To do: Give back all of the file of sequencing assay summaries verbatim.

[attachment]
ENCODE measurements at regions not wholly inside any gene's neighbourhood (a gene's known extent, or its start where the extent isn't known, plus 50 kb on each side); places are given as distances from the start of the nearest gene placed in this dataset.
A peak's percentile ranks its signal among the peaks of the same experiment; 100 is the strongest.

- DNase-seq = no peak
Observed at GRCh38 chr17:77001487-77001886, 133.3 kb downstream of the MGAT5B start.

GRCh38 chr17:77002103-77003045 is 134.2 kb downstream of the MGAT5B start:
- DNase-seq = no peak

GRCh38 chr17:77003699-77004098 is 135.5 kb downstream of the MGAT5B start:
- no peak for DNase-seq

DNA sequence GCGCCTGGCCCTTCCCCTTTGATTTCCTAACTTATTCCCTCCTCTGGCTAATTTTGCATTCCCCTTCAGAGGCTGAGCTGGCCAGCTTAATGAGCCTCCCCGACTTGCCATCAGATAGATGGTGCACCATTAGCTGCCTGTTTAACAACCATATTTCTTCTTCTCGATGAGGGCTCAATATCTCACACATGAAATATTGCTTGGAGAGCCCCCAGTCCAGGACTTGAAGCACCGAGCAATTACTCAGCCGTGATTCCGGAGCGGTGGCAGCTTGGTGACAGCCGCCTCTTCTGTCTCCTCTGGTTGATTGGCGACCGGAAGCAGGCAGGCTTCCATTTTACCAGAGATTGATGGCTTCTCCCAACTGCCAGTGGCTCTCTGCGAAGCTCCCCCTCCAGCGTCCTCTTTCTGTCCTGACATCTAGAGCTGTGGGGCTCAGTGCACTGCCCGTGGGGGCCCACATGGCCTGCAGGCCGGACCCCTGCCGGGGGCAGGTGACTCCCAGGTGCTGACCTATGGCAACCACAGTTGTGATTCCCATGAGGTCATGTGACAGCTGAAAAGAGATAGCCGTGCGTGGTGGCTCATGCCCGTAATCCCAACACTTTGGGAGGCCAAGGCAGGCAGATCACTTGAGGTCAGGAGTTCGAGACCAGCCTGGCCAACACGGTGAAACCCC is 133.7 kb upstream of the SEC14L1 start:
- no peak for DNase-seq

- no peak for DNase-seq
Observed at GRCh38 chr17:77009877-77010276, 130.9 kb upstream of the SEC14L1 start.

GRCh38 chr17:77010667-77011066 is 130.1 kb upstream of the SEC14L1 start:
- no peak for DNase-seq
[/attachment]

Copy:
ENCODE measurements at regions not wholly inside any gene's neighbourhood (a gene's known extent, or its start where the extent isn't known, plus 50 kb on each side); places are given as distances from the start of the nearest gene placed in this dataset.
A peak's percentile ranks its signal among the peaks of the same experiment; 100 is the strongest.

- DNase-seq = no peak
Observed at GRCh38 chr17:77001487-77001886, 133.3 kb downstream of the MGAT5B start.

GRCh38 chr17:77002103-77003045 is 134.2 kb downstream of the MGAT5B start:
- DNase-seq = no peak

GRCh38 chr17:77003699-77004098 is 135.5 kb downstream of the MGAT5B start:
- no peak for DNase-seq

DNA sequence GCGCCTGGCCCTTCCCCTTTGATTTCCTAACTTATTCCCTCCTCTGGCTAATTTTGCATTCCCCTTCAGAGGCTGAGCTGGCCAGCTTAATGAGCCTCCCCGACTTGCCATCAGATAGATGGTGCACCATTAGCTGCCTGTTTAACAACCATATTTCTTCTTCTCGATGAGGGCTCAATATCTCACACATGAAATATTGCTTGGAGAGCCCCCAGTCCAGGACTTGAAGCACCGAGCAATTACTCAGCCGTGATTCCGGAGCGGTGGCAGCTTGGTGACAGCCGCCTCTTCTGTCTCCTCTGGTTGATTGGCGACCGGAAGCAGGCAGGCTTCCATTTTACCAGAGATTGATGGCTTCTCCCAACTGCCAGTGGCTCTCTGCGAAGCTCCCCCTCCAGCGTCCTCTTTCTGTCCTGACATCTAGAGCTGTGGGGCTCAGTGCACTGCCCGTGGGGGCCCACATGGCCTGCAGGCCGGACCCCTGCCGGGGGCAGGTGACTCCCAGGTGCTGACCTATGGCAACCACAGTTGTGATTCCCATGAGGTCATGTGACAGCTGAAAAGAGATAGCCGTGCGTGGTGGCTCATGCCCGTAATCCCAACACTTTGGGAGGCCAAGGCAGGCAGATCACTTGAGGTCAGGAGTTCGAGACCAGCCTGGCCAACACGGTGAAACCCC is 133.7 kb upstream of the SEC14L1 start:
- no peak for DNase-seq

- no peak for DNase-seq
Observed at GRCh38 chr17:77009877-77010276, 130.9 kb upstream of the SEC14L1 start.

GRCh38 chr17:77010667-77011066 is 130.1 kb upstream of the SEC14L1 start:
- no peak for DNase-seq